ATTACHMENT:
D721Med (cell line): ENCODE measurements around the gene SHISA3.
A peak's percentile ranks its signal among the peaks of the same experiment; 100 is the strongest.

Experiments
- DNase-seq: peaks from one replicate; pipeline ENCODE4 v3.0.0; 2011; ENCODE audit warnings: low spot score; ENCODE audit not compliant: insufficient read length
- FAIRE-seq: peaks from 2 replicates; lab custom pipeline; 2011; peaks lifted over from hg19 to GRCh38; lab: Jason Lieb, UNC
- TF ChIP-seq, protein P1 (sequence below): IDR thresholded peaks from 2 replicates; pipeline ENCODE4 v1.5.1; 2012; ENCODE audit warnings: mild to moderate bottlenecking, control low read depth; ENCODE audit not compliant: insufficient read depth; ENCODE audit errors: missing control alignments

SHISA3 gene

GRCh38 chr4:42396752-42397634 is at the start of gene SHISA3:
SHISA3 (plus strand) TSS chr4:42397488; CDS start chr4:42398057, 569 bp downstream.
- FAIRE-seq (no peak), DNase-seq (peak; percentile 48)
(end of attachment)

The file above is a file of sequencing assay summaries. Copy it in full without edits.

D721Med (cell line): ENCODE measurements around the gene SHISA3.
A peak's percentile ranks its signal among the peaks of the same experiment; 100 is the strongest.

Experiments
- DNase-seq: peaks from one replicate; pipeline ENCODE4 v3.0.0; 2011; ENCODE audit warnings: low spot score; ENCODE audit not compliant: insufficient read length
- FAIRE-seq: peaks from 2 replicates; lab custom pipeline; 2011; peaks lifted over from hg19 to GRCh38; lab: Jason Lieb, UNC
- TF ChIP-seq, protein P1 (sequence below): IDR thresholded peaks from 2 replicates; pipeline ENCODE4 v1.5.1; 2012; ENCODE audit warnings: mild to moderate bottlenecking, control low read depth; ENCODE audit not compliant: insufficient read depth; ENCODE audit errors: missing control alignments

SHISA3 gene

GRCh38 chr4:42396752-42397634 is at the start of gene SHISA3:
SHISA3 (plus strand) TSS chr4:42397488; CDS start chr4:42398057, 569 bp downstream.
- FAIRE-seq (no peak), DNase-seq (peak; percentile 48)